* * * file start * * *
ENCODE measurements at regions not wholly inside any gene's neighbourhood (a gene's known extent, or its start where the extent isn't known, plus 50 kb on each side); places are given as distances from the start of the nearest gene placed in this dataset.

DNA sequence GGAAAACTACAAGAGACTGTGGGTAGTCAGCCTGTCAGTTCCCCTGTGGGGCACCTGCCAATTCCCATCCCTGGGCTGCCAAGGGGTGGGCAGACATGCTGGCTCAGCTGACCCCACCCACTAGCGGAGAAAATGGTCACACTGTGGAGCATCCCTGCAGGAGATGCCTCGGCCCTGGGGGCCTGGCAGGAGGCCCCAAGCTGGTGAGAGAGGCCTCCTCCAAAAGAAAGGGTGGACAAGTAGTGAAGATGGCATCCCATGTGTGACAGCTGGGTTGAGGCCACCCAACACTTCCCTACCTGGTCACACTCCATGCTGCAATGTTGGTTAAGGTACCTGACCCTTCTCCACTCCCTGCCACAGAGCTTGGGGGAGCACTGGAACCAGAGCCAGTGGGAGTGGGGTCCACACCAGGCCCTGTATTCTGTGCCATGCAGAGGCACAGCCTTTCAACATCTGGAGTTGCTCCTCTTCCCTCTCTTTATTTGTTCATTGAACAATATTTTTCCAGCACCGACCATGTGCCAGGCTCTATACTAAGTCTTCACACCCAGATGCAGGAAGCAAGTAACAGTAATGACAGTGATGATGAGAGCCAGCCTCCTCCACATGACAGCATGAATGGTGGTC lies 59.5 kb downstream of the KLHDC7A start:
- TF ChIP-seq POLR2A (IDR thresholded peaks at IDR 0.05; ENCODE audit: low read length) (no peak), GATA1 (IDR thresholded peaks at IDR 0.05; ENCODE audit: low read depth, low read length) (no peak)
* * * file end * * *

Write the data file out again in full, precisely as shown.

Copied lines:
ENCODE measurements at regions not wholly inside any gene's neighbourhood (a gene's known extent, or its start where the extent isn't known, plus 50 kb on each side); places are given as distances from the start of the nearest gene placed in this dataset.

DNA sequence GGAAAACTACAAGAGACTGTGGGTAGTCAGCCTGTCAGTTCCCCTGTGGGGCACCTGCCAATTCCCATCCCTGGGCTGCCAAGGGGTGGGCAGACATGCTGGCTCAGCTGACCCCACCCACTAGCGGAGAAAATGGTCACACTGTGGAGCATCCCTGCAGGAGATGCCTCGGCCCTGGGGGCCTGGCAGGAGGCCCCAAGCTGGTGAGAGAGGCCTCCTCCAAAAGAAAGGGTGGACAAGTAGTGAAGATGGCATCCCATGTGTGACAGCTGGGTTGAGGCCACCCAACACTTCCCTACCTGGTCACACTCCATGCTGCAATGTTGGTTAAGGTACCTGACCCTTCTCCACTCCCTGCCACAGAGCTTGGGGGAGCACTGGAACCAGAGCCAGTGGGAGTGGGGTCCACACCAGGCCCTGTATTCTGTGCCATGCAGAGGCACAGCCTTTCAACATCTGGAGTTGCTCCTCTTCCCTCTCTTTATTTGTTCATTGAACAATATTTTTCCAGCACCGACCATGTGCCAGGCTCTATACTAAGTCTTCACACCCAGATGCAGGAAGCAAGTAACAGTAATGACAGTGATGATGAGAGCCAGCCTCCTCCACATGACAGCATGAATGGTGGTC lies 59.5 kb downstream of the KLHDC7A start:
- TF ChIP-seq POLR2A (IDR thresholded peaks at IDR 0.05; ENCODE audit: low read length) (no peak), GATA1 (IDR thresholded peaks at IDR 0.05; ENCODE audit: low read depth, low read length) (no peak)